Alternative case definitions of ventilator-associated pneumonia identify different patients in a surgical intensive care unit

Joseph P. Minei, Kenneth Hawkins, Barbara Moody, Linda B. Uchal, Kathryn Joy, Laura L. Christensen, Robert W. Haley

Research output: Contribution to journalArticlepeer-review

22 Scopus citations


Diagnostic criteria that define ventilator-associated pneumonia (VAP) remain controversial. The purpose of this study was to evaluate common definitions of VAP and determine their relationship to each other and clinical treatment. This study prospectively evaluated several diagnostic criteria that define VAP in a cohort of 255 consecutive SICU patients ventilated for < 48 h. Definitions evaluated include the CDC definitions, the Johanson definitions which do not rely on culture data, the Physician's Probable diagnosis which relies on positive quantitative cultures, and the antibiotic treatment group. Forty-four patients (17%) received antibiotic treatment for VAP. Depending on the definition evaluated, criteria were met for a diagnosis of VAP from as low as 4% of patients by the Johanson definition to as high as 48% of patients by the CDC definition. There was poor agreement among the definitions in their ability to select the same patient as having VAP. Besides duration of mechanical ventilation and tube feeding, which were risk factors that predicted meeting the criteria for all groups, risk factors predicting VAP varied among the definitions. This study demonstrates that in a surgical ICU, the candidate definitions of pneumonia evaluated show little agreement. The particular case definition chosen to diagnose VAP will determine the incidence rate of pneumonia, the time to onset of pneumonia, and the risk factors of the type of patient treated.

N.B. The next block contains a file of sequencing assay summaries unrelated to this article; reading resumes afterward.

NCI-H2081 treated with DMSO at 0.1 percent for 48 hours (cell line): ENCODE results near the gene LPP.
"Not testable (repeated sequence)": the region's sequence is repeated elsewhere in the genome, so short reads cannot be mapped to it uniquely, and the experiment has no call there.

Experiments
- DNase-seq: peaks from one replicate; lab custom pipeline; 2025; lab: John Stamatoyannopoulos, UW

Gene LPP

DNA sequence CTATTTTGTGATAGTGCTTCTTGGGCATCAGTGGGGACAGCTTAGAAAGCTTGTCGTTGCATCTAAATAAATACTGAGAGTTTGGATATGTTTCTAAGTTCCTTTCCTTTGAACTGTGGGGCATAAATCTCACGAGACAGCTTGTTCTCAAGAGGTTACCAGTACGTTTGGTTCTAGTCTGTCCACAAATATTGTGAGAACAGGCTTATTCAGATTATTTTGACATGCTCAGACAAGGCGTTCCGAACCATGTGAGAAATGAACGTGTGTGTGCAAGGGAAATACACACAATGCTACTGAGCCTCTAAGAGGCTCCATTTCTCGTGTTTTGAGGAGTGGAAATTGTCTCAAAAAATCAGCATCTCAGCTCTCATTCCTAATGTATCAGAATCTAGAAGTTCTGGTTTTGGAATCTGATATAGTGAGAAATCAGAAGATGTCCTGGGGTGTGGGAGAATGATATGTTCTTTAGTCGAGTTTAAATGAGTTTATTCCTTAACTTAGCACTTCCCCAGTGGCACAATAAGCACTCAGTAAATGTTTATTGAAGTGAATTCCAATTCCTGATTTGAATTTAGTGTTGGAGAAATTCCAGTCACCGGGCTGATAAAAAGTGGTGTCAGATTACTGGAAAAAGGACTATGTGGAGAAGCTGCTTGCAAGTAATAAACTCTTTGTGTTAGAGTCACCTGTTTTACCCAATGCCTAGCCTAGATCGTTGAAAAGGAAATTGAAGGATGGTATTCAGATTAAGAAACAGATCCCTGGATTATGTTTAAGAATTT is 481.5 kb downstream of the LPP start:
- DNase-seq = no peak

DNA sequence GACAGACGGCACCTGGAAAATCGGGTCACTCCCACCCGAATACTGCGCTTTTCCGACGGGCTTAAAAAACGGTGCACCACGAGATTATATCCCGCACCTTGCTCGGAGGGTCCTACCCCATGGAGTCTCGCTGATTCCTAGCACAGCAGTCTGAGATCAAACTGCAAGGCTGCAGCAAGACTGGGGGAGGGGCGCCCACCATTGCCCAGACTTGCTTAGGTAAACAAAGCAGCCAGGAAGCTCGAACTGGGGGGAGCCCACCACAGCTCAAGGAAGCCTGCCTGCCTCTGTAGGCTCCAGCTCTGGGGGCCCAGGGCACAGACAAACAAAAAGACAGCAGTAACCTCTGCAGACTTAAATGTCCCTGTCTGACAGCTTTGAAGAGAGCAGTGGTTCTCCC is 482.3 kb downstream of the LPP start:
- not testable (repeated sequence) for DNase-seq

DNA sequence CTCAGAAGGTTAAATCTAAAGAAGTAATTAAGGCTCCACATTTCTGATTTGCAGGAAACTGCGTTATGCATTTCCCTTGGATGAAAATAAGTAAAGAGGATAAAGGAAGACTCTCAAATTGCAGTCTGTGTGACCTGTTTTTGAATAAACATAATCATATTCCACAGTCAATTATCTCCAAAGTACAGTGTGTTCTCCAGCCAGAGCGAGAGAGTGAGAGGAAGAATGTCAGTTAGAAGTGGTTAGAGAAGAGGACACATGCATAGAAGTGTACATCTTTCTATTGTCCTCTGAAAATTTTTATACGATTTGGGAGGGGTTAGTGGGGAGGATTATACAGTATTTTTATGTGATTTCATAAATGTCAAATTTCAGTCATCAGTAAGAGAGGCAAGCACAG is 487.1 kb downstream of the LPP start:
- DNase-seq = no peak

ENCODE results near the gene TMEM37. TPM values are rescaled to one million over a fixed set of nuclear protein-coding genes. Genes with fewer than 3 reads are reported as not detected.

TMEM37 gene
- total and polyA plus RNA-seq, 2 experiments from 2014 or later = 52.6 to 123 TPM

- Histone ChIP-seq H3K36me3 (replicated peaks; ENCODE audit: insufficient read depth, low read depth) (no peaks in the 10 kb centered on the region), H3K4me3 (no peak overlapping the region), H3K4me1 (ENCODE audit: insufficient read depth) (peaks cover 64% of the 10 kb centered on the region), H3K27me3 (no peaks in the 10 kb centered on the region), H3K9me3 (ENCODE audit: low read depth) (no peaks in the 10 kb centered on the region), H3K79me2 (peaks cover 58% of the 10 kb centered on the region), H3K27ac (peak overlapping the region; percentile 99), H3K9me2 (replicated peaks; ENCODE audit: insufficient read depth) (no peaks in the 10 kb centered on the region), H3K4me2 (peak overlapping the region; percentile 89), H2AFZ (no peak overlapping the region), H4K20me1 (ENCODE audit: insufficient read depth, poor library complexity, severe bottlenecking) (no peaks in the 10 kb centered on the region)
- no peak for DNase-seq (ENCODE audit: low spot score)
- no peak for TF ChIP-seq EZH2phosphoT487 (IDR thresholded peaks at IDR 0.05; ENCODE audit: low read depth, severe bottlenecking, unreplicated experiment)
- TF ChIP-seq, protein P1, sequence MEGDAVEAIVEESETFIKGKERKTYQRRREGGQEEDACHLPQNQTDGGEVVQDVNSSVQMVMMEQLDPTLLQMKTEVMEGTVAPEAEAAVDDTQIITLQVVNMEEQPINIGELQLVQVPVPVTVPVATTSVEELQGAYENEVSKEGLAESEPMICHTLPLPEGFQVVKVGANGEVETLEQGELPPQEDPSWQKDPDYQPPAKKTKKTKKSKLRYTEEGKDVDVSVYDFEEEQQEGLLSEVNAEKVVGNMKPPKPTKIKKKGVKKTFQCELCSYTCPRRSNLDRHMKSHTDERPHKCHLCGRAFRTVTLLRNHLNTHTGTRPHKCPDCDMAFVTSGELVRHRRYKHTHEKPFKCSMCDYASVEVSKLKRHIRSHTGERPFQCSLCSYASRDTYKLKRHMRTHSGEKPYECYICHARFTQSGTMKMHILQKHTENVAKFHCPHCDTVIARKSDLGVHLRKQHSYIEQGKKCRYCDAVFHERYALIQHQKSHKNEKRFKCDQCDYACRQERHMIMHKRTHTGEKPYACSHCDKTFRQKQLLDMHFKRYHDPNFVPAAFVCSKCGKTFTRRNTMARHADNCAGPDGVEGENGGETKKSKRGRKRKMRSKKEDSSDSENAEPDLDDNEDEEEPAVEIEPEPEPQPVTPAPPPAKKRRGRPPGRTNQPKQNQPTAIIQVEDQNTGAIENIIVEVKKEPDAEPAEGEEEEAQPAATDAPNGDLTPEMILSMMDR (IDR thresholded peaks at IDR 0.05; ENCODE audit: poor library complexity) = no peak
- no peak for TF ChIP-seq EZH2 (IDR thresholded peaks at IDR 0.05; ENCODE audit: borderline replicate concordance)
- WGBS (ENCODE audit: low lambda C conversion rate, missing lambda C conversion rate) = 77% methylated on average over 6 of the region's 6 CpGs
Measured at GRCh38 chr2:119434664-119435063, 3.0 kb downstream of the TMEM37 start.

Original languageEnglish (US)
Pages (from-to)331-337
Number of pages7
Issue number3
StatePublished - Sep 2000


  • Diagnosis; mechanical ventilation; bronchoalveolar lavage
  • Epidemiologic methods
  • Nosocomial pneumonia

ASJC Scopus subject areas

  • Emergency Medicine
  • Critical Care and Intensive Care Medicine


Dive into the research topics of 'Alternative case definitions of ventilator-associated pneumonia identify different patients in a surgical intensive care unit'. Together they form a unique fingerprint.

Cite this